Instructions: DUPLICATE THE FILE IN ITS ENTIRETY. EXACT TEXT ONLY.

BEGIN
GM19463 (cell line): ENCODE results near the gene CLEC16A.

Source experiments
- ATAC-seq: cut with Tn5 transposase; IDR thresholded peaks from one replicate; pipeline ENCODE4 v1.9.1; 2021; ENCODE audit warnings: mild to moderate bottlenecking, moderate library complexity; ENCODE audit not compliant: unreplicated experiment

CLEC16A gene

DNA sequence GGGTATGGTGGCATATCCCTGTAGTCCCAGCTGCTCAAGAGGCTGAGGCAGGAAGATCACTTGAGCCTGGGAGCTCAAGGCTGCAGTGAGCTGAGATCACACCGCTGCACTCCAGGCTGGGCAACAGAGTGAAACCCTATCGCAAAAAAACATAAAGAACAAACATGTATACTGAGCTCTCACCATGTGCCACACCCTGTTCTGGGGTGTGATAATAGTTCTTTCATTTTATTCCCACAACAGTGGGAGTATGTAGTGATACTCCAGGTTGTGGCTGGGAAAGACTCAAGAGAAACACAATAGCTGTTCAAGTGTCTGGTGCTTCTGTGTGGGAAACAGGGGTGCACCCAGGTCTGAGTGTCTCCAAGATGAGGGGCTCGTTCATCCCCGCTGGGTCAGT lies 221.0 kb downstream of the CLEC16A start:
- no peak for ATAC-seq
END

GM19463 (cell line): ENCODE results near the gene CLEC16A.

Source experiments
- ATAC-seq: cut with Tn5 transposase; IDR thresholded peaks from one replicate; pipeline ENCODE4 v1.9.1; 2021; ENCODE audit warnings: mild to moderate bottlenecking, moderate library complexity; ENCODE audit not compliant: unreplicated experiment

CLEC16A gene

DNA sequence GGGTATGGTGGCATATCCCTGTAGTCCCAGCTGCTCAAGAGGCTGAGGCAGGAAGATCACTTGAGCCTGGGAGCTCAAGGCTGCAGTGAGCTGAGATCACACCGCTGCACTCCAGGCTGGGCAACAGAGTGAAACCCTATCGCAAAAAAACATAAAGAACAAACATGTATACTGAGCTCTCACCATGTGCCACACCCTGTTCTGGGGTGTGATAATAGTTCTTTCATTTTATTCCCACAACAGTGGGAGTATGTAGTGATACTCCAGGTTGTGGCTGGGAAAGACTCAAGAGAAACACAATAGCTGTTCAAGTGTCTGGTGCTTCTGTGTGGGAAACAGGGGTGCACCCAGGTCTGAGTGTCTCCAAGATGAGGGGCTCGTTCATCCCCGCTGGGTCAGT lies 221.0 kb downstream of the CLEC16A start:
- no peak for ATAC-seq